There would be prioritisation of healthcare and welfare for children in Zone 1. UNICEF would work closely with WHO to provide vaccinations, medical professionals and medicine. The draft resolution further proposes a secondary implementation on education for refugee children in Zone 1, which emphasizes the importance of children’s learning opportunities and encourages displaced educators to teach again.

USA and Syria have been cooperative and positive with respect to each other during the morning session, as The Guardian covered earlier today on Twitter:


However, Syria’s delegate revealed to The Guardian there was still mistrust and instability in the relationship they have with America, adding that Syria is “only supporting the US’ draft resolution because it focuses on issues external to Syria itself”. They will ‘abandon any support for action by USA or UK’ if their sovereignty is being taken away by other actors.

The USA’s delegate responded that there is a “fine line between protecting Syrian children and women and sovereignty”. The USA will determine their own actions when Syrian civilians are at stake. Well, classic America.

imageobamalookingfunnyThe secret of US-Syria relationship will be revealed later today as amendments are proposed.

No Surprises at UNICEF discussion on the Future of Syrian Children

By Jay Ng, for The Guardian

Committee delegates commenced their 3-day conference today to discuss pressing issues that Syrian children face domestically and their situation as refugee children in intermediate countries. Delegates have pointed out that in order to reach feasible outcomes, specific topics regarding refugee wellbeing should be identified and discussed one at a time to avoid confusions and disorganized debates. Education, healthcare and sanitation received overwhelming focus amongst the majority of delegates during the discussion.

Delegates such as Germany, France and UK are evidently, and unsurprisingly, standing strong as allies with the United States.

The highlight of the meeting is the strong stance held by the Russia Federation. While all groups have all agreed that there is an urgent need to expand actions targeting Syrian children so as to avoid a ‘lost generation.’ The Russian delegate demands a change on how the committee approaches foreign aid delivery. They believe UNICEF is not sufficient enough to deliver funding.

Russia proposed to stop foreign aid distributions to Syria as it has not been working as effectively as the committee projected. Funds are not reaching into the hands of the most vulnerable groups. The committee, therefore, should source individual aid for countries surrounding Syria due to the fact that they are stretching their limits to accommodate the influx of refugees. This suggestion is favored by Jordan, which reminded members at the meeting that other countries should share the responsibility to take care of women and child refugees. Russian delegate also reaffirmed their support to the Assad government.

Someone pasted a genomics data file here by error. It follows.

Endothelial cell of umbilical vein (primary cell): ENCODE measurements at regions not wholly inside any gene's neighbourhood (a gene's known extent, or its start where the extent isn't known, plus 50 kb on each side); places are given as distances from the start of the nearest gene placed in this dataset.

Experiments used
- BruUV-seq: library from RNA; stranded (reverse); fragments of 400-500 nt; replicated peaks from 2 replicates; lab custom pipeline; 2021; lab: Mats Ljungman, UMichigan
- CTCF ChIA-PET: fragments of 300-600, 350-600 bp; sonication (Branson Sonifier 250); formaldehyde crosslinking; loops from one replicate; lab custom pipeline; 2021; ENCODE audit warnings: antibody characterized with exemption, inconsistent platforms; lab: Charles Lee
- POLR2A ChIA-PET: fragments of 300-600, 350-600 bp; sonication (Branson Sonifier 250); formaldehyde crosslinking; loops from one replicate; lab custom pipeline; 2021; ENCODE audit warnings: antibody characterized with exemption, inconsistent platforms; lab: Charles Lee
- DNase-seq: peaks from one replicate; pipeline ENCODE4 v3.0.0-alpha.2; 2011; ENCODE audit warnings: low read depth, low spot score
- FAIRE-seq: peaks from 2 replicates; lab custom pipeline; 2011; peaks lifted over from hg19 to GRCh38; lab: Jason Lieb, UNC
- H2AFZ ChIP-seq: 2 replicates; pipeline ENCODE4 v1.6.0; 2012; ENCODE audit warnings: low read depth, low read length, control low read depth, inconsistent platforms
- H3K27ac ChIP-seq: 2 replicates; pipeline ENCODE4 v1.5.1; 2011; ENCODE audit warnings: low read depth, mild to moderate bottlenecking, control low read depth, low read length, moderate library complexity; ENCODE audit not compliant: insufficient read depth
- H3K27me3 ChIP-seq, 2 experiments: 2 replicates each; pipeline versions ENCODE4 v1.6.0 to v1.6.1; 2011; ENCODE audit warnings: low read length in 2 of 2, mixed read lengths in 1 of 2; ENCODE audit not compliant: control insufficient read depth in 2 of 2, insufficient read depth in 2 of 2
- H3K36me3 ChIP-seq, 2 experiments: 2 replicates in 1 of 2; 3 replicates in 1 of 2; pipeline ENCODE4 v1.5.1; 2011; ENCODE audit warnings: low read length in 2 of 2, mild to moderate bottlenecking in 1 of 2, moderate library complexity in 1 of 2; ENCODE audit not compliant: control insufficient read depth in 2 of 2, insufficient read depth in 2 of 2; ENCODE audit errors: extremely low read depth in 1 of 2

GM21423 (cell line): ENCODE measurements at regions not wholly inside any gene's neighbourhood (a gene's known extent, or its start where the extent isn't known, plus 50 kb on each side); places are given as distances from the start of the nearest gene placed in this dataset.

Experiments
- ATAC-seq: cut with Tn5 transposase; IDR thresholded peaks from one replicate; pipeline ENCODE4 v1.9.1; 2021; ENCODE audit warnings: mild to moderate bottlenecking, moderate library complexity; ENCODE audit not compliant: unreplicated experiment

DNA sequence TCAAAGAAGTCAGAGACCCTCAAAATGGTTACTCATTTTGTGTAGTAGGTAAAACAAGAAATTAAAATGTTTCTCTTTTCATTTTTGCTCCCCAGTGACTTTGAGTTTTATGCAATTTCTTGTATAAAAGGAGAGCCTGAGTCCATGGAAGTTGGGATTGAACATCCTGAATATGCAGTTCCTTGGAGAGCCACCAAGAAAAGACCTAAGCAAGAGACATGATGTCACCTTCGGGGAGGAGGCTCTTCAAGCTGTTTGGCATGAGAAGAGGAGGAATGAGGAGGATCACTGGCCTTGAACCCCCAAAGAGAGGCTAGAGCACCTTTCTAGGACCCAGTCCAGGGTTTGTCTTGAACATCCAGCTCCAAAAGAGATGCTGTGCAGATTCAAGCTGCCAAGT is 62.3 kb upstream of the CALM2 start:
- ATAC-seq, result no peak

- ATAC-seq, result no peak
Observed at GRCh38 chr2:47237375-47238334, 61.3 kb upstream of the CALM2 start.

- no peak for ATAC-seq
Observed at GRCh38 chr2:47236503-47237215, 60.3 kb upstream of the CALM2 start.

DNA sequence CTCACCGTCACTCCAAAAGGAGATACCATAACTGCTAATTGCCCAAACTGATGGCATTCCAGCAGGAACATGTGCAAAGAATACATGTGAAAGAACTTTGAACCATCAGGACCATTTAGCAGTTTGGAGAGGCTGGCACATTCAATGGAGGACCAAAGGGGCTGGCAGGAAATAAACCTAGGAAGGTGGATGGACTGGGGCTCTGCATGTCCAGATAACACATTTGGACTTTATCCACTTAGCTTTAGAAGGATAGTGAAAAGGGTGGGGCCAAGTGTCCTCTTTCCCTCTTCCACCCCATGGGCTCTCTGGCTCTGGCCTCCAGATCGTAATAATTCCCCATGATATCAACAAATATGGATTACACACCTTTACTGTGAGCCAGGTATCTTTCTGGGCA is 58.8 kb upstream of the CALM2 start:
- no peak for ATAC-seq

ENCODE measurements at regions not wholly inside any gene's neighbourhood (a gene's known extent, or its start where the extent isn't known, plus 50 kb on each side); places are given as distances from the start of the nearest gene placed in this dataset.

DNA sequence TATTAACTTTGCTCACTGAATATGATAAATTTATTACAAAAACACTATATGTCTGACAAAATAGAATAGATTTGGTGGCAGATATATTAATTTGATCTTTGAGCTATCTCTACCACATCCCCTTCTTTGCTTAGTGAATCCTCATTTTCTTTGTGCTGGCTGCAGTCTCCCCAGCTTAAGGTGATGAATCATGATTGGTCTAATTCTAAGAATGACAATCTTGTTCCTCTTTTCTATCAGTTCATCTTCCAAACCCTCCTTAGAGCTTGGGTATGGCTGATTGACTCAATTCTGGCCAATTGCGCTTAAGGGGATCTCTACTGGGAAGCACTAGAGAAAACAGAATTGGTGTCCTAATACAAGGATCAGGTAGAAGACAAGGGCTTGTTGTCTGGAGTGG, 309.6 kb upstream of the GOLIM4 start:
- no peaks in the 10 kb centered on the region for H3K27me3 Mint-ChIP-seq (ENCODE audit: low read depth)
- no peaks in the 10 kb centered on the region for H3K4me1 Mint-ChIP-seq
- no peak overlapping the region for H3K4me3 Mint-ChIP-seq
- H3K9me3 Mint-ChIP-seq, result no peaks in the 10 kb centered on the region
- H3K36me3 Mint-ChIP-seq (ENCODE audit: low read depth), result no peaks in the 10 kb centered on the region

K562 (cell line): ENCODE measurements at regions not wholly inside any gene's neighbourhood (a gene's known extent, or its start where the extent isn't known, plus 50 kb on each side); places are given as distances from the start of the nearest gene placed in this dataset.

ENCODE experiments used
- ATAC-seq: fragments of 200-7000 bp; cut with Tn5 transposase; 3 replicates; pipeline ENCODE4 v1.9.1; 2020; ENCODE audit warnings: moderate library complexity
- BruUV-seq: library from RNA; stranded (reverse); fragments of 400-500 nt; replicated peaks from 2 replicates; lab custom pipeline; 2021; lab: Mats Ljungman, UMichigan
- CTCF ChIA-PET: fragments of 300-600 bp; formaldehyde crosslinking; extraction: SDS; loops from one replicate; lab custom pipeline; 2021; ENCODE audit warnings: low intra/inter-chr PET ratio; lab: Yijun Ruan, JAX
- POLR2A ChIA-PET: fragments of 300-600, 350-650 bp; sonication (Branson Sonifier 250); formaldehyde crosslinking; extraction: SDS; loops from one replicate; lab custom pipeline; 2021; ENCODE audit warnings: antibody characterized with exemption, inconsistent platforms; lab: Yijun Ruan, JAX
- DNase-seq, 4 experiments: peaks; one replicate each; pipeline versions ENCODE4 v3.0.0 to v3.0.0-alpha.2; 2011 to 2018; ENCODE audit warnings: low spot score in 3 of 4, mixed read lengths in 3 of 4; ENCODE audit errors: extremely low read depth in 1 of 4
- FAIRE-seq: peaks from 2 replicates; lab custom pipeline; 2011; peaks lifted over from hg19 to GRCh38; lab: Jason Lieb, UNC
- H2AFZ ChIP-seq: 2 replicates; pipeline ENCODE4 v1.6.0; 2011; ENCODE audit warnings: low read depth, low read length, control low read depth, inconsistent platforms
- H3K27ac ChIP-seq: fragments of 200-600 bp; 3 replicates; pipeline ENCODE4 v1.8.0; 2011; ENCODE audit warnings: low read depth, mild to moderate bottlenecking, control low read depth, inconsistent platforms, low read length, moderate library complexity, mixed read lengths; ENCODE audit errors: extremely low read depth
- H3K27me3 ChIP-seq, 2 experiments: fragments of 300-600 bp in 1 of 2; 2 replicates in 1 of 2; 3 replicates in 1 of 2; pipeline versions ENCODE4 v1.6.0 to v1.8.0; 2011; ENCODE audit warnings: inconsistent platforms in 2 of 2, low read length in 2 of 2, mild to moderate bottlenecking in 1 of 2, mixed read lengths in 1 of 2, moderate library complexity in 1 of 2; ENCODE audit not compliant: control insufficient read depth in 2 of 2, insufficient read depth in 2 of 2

Syrian delegate positively described the day’s discussion, as he was ‘happy with how states are approaching’, namely the United States was ‘on side on some issues with us’.Discussion will continue today and tomorrow, with live Twitter coverage available via @TheGuardian2013.

UNICEF Meeting This Week on the Future of Syrian Children

By Jay Ng for The Guardian

UNICEF delegates will meet up between 29th November and 1st
December 2013 to discuss the pressing issues facing Syrian children
and child refugees. With the conflict going on in its third year, the
entire Syrian children generation is at stake with issues such as food,
water, shelter, medicine, and education.

These conditions have caused over 2 million children being homeless
within Syria, as well as a large number of them fled their homeland
to other countries such as Turkey, Jordan, Egypt, Lebanon and Iraq.
There, child refugees face other threats of child labor, early marriage,
domestic violence, sexual exploitation, and trafficking. Tensions also
arise between the refugee and local population, as they compete
against each other for mid- to low wages jobs. UNICEF has been
carrying out actions to avoid Syria’s children from becoming a lost

UNICEF has partnered with UNHCR to launch the largest
humanitarian operation in history, spending over US$5 billion on
education, healthcare and other services for affected families and
children in host communities. The meetings will be focusing on the
possibilities to expand UNICEF’s actions in the aforementioned

Delegates will likely to be facing tensions in discussions, as Syria’s
immediate neighbors are under the influx of refugees in comparison
to other nations. Recently, the UN High Commissioner for Refugees,
António Guterres has identified Lebanon, Jordan, Turkey and Iraq as
being ‘stretched to their limits’ by the burden from the increasing
number of Syrian refugees, and thereby calling on the rest of the
international community to share the burden.

Notably, conflicts will also arise to states such as Iraq and Egypt, as
they are in an intersection with their domestic problems, refugee
capacities as well as foreign policy disputes with critical countries like
the United States and UK. Delegates have to cooperate and decide on
further actions to ease the burden on these states.